This past year, I was challenged by a message from Steve Brown where he called the hearers to pursue not just orthodoxy, but also orthodoxy of love. That phrase has been stuck in my head ever since and I imagine my remaining days will be spent trying to unpack it.

  12. R. Mark Judd

    As you well know, this is a message that I practically ignored for a long time – thanks for pressing upon me the importance of art. You were (and still are) a big help in convincing me that it really was okay to put down my grammars and lexicons every once in a while and spend some quality time experiencing the gifts of literature, music, etc. Yes, you share much of the blame for my recent Dostoevsky run. Thanks for expressing your gifts.

  13. Hamlet

    Behold, what I have seen to be good and fitting is to eat and drink and find enjoyment in all the toil with which one toils under the sun the few days of his life that God has given him, for this is his lot. Everyone also to whom God has given wealth and possessions and power to enjoy them, and to accept his lot and rejoice in his toil—this is the gift of God. For he will not much remember the days of his life because God keeps him occupied with joy in his heart. Ecc. 5;18-20

    Enjoyment in toil is God’s gift.
    Accept it.
    May God grant you joy…
    May that joy occupy your heart Samuel.

    Beauty is Beautiful

    Thanks Samuel


  14. Peter B

    Well, SD, a hearty — though belated — welcome to you! You’ve put your finger on why we gravitate toward AP’s work (and that of the other Roomers); truth and beauty together pack a punch that neither could imagine alone. Kind of like speaking the truth in love, I suppose.

    As I get older, I seem to appreciate trees more and more. When a nearby construction project resulted in the felling of hundreds of these fine specimens, I almost found myself sympathizing with the tree-huggers. They certainly do express God’s power and beauty in a subtle yet undeniable way.

    Speaking of overcommon names, who’s Steve Brown? Other than, of course, a close friend of mine at church, and a fellow I played with in a band in college, and so on…

  15. Peter B

    Okay, I just visited your site and read the announcement of your Rabbit Room debut… and what to my wondering eyes should appear, but gorilla high-fiving a shark.

    It’s not exactly divine truth, but your stock went up about twenty points with me (take that, Dow Jones industrial average) upon my viewing of that Dr. McNinja goodness. Good art, indeed.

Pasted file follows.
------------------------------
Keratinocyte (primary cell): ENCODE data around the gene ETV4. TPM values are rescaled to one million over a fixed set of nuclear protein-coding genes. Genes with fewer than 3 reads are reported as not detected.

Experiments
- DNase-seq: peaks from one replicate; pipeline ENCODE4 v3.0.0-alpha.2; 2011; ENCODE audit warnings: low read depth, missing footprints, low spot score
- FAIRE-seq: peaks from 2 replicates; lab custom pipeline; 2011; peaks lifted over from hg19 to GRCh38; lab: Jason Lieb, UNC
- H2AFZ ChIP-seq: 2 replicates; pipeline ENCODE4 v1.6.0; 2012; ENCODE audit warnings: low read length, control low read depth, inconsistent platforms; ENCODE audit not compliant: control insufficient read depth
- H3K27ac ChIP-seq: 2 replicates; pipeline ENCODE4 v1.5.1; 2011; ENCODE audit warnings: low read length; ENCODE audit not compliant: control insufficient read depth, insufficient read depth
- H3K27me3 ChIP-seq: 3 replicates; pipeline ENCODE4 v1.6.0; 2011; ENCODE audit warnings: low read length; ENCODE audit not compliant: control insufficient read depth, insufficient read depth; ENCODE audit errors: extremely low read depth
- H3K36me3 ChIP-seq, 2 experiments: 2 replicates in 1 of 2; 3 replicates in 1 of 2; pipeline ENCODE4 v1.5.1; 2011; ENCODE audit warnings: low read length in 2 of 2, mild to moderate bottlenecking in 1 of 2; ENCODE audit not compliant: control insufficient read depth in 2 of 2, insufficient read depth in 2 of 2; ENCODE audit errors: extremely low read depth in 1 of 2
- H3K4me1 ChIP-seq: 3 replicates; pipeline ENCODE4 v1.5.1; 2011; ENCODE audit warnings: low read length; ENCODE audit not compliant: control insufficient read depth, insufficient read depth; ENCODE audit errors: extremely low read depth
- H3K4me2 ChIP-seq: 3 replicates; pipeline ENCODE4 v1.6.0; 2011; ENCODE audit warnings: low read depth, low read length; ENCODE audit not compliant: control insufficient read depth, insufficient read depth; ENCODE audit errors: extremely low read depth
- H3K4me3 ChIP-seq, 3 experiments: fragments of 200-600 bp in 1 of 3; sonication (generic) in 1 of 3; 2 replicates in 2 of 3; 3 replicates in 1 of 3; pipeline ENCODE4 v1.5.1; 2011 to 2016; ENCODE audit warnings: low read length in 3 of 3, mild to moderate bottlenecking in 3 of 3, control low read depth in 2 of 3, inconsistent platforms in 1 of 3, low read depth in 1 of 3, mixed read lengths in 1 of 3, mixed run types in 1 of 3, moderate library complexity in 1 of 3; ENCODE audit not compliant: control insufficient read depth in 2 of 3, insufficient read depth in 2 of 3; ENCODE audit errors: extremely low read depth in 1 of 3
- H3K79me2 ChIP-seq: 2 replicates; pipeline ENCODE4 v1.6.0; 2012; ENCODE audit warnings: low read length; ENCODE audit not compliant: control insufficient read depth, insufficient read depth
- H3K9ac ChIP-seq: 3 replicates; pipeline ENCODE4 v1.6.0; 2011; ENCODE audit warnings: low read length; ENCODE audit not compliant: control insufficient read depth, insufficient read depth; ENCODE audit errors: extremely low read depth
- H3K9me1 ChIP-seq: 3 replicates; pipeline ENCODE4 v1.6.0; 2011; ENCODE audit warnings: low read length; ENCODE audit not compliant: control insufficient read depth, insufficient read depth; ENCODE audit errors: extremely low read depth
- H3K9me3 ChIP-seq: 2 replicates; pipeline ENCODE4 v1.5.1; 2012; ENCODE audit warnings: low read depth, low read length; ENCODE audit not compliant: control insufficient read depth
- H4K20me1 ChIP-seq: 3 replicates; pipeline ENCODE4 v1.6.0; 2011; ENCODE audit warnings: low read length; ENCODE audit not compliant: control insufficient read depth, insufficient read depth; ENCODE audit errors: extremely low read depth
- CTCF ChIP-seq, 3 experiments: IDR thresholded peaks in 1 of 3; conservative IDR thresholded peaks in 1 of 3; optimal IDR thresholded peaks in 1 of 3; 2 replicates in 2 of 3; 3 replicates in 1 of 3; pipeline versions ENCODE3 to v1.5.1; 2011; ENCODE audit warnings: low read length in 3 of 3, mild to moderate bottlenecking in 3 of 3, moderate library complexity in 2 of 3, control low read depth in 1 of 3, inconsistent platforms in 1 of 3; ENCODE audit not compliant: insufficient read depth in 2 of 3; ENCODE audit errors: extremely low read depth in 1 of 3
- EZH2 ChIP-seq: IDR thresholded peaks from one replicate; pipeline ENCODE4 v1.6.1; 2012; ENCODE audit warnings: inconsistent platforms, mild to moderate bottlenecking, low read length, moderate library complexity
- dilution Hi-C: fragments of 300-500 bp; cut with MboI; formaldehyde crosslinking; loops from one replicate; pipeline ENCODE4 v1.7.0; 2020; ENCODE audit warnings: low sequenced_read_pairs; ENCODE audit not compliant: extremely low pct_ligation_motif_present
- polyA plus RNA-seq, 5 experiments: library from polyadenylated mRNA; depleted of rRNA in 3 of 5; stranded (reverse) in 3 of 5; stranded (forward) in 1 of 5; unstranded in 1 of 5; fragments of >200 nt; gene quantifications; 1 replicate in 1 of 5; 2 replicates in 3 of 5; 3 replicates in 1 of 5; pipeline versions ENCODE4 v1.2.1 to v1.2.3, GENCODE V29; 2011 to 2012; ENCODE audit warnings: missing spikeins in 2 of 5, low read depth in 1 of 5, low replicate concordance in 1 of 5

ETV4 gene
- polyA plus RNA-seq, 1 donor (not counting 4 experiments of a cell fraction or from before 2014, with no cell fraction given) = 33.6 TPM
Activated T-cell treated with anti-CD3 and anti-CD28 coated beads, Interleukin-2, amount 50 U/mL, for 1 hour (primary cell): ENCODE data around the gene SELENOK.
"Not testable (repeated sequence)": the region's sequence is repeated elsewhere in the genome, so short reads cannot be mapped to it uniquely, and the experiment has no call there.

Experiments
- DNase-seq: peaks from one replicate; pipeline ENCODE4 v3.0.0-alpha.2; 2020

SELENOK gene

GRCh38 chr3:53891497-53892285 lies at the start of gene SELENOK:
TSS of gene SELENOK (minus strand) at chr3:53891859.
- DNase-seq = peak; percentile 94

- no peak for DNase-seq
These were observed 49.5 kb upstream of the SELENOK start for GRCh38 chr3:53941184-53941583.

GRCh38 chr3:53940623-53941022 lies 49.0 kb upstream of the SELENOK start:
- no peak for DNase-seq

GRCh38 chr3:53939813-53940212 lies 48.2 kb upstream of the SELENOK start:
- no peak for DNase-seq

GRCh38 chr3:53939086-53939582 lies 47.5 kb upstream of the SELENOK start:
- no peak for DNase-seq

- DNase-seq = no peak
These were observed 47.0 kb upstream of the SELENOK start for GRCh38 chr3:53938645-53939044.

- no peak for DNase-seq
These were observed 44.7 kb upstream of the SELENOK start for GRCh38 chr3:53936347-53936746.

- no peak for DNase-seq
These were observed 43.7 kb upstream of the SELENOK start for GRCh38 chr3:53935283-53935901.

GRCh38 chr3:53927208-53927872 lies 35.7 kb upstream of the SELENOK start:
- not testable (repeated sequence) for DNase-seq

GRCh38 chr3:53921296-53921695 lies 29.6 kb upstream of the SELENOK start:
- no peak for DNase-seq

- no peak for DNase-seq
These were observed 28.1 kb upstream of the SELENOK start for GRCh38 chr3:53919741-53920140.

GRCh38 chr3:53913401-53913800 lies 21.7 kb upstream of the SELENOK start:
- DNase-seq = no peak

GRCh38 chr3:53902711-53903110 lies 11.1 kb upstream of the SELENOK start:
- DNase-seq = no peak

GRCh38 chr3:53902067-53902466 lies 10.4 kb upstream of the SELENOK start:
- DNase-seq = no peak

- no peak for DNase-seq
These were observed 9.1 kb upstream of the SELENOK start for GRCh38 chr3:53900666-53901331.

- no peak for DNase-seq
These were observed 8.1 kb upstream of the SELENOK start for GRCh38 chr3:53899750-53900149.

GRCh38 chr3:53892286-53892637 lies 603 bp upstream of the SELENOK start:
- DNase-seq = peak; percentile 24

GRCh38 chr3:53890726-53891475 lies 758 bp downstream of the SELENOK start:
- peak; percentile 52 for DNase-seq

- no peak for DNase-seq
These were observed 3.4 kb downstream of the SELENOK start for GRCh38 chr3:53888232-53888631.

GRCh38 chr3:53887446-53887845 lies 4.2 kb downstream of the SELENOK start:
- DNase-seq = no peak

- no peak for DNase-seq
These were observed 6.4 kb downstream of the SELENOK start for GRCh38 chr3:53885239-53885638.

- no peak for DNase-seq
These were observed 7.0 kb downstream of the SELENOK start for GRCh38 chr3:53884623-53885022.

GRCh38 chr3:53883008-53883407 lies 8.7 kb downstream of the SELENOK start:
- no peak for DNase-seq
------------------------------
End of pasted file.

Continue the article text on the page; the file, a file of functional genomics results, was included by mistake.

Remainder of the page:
16. Jon

    “Each helps the other”

    I find that living in an Asia and relating to it from the well of my Americanism has helped me see more clearly the truth of your post. I can now usually see the good and the bad in American and Asian, and I find myself somewhere in the middle trying not too judge either of them too harshly or praise one exclusively over the other.

  17. S. D. Smith


    If you were looking for my drooling review of AP’s book, I have the link posted now at my blog. I should have done that yesterday. Whoopsie daisy.

    Anyway, thanks so much for all the kind words, the welcome. Even the hazing I received from the old hats wasn’t too bad. Although, I will say that the banjo broken across my face by Ron Block was completely inappropriate. That banjo was worth something.

  18. Tony Heringer

    Peter B,

    Steve Brown would be right at home here. To get to know him, check out this link:

    It’s an interview with the guys at Lagniappe Church down in Bay St. Louis, MS (a town nearly wiped out by Katrina). The show “Steve Brown, Etc.” is a lot of fun.

    I was introduced to Steve via a 15 minute radio broadcast through his KeyLife minsitry. The man really spoke to my heart and took my faith to another level.

    We all have these sorts of teachers as we journey along in the faith and Steve is one of mine. He continues to challenge me and the message on developing an orthodoxy of love was just another such time.

  19. Mike

    Great Post Sam and great to have you as another fine contributor to the Rabbit Room. I too have been one who thought I had to have all the answers, and although fading a bit, I still want some answers. Its seems the bigger God gets the more my questions change. My latest hang up is the issue of hell and the church. I wonder why our best arguement for loving God is what He will do to us if we don’t. Some questions need to be answered for those who have yet to get to know Him. Yes I am well aware that some may be unanswerable but if we believe what we believe we are debtors to the world.

    Again thanks, I’m be lurking around your site.

  20. Tony Heringer


    C. S. Lewis gives a good answer to your latest question about how a loving God sends folks to Hell. It is in his book “The Great Divorce” (reviewed by Ron Block here and available for sale here in the Room ).

    This is a wonderful book. In it, Lewis uses one of the cleverest names for Christ outside of Scripture—“The Bleeding Charity.” It is a humorous turn of phrase that takes place in my favorite chapter in this work.

    He brings us to a good answer about Hell through George McDonald—a man he admired and I’m sure he enjoyed bringing him into one of his own stories. The passage goes like this: